If you have recently changed your worksite locations, but remain working within commuting distance to the office, you should post a copy of the certified LCA at your home for 10 consecutive business days (not including weekends and holidays). You should then notify your respective contact or your HR Manager of the dates and place of posting. Please refer to the below question for further discussion on “commuting distance.”
For H-1B visa holders who posted LCAs at their homes due to the change in worksite, what does “commutable distance” mean?
The law does not provide a rigid measure of distance which constitutes a normal commuting distance or normal commuting area, because there may be widely varying factual circumstances among different areas (e.g., normal commuting distances might be 20, 30 or 50 miles depending on the area). If the place of employment is within a Metropolitan Statistical Area (MSA) or a Primary Metropolitan Statistical Area (PMSA), any place within the MSA or PMSA is deemed to be within “normal commuting distance” of the place of employment. If you are telecommuting at a location which is outside of the MSA of your company worksite (per the approved LCA/I-129), you should contact your HR Manager and Garfinkel Immigration Law Firm to evaluate and discuss any required action.
If I am an H-1B visa holder who is telecommuting at a location outside of my company worksite MSA for more than 30-days, how will it impact my temporary H-1B status?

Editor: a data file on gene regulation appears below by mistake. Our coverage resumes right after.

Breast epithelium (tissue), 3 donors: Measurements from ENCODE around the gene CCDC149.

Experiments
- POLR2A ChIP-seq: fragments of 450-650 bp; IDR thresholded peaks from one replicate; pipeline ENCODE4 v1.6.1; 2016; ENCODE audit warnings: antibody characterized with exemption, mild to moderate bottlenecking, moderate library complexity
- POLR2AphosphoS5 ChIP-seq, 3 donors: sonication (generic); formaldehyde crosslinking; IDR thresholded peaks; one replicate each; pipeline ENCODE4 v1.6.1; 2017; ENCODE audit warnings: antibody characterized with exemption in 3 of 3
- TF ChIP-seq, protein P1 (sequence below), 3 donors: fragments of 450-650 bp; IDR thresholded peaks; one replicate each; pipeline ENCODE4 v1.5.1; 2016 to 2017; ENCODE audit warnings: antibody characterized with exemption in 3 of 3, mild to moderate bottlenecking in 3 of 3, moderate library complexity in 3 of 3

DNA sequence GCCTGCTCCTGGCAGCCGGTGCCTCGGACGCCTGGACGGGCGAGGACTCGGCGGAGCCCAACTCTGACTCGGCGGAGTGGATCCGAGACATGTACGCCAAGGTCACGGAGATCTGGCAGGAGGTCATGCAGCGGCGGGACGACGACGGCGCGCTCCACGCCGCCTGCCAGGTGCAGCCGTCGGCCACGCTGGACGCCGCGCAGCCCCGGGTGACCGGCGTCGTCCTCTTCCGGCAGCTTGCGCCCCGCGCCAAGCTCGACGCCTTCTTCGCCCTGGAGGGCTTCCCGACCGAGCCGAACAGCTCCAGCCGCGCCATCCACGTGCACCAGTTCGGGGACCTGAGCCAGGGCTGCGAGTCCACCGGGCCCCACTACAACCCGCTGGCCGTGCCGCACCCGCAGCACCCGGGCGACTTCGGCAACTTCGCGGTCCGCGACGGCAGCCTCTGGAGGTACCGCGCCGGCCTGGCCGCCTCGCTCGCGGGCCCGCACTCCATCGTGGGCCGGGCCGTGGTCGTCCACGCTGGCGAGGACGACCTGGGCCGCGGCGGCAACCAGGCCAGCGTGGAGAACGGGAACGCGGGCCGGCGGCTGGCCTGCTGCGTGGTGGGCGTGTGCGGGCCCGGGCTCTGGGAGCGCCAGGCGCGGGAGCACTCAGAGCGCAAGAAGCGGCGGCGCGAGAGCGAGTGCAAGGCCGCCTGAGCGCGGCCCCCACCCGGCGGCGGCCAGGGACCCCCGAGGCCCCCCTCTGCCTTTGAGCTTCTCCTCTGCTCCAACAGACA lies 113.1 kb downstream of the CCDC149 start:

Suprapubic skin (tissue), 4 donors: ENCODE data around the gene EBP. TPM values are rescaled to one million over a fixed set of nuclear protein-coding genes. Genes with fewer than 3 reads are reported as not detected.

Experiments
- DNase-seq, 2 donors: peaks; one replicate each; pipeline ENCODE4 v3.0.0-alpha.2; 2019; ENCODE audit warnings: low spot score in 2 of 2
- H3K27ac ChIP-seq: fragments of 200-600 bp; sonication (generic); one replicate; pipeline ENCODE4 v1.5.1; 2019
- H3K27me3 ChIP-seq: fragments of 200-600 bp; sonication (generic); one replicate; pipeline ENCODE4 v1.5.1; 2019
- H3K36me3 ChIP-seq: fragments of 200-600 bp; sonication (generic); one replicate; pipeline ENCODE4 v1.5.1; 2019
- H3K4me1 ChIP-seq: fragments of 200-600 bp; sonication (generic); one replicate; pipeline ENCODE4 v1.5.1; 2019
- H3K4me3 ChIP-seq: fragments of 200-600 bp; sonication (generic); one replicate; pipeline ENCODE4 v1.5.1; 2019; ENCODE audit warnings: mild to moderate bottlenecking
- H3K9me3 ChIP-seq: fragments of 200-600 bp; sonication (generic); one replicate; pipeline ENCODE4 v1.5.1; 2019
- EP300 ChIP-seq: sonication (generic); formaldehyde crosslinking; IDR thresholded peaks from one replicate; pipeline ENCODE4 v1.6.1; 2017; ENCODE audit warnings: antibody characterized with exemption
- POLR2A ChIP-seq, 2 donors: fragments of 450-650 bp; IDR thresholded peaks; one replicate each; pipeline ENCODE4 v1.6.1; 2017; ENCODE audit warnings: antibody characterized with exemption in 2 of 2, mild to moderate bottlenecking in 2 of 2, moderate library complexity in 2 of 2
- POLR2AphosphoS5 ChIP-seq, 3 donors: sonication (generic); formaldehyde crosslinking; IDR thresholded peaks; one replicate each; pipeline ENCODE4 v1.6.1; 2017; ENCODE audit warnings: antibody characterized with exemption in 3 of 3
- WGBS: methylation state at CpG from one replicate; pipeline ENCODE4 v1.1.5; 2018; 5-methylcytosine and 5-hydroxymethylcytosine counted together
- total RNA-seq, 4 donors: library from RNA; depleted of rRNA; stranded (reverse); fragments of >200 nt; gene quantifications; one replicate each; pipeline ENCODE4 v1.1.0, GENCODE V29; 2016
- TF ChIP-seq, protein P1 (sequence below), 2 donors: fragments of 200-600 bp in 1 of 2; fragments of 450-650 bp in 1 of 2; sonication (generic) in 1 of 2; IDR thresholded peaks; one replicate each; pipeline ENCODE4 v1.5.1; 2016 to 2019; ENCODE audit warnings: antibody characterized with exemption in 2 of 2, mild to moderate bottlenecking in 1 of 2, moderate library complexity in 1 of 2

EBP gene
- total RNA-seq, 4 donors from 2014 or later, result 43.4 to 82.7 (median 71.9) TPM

If Garfinkel Immigration Law Firm determined that the “short-term placement” provisions apply to your specific situation (and have advised you accordingly), and if you anticipate telecommuting outside of your MSA for more than the permitted 30-60 days, your employer must file an H-1B amendment on your behalf before the end of the 30-60 days. Otherwise, it may generally be considered a violation of your H-1B status.
As a reminder, if it has been advised that these “short-term placement” provisions apply to you, you may not exceed 30-60 days of telecommuting/working outside of your MSA within the one-year period. Please note that this provision/situation/advice does not apply to all H-1B holders and should not be relied upon unless you have held such discussions with Garfinkel Immigration Law Firm and your employer. Garfinkel Immigration Law Firm will evaluate your specific circumstances and advise accordingly if you inform them that you are currently telecommuting/working outside the MSA.
As a temporary visa holder, how does a pay reduction impact my immigration status?